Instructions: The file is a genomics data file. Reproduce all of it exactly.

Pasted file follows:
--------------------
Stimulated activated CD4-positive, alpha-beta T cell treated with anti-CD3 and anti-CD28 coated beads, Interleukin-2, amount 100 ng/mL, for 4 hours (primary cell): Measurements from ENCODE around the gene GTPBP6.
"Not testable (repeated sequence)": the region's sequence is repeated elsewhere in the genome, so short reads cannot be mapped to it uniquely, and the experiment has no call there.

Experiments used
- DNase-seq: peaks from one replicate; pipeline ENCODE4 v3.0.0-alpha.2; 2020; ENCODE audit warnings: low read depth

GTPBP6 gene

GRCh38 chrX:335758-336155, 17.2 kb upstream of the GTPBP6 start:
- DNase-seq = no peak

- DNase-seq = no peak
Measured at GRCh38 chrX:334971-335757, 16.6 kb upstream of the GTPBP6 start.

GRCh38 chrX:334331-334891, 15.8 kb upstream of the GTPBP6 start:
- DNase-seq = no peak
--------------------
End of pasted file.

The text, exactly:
Stimulated activated CD4-positive, alpha-beta T cell treated with anti-CD3 and anti-CD28 coated beads, Interleukin-2, amount 100 ng/mL, for 4 hours (primary cell): Measurements from ENCODE around the gene GTPBP6.
"Not testable (repeated sequence)": the region's sequence is repeated elsewhere in the genome, so short reads cannot be mapped to it uniquely, and the experiment has no call there.

Experiments used
- DNase-seq: peaks from one replicate; pipeline ENCODE4 v3.0.0-alpha.2; 2020; ENCODE audit warnings: low read depth

GTPBP6 gene

GRCh38 chrX:335758-336155, 17.2 kb upstream of the GTPBP6 start:
- DNase-seq = no peak

- DNase-seq = no peak
Measured at GRCh38 chrX:334971-335757, 16.6 kb upstream of the GTPBP6 start.

GRCh38 chrX:334331-334891, 15.8 kb upstream of the GTPBP6 start:
- DNase-seq = no peak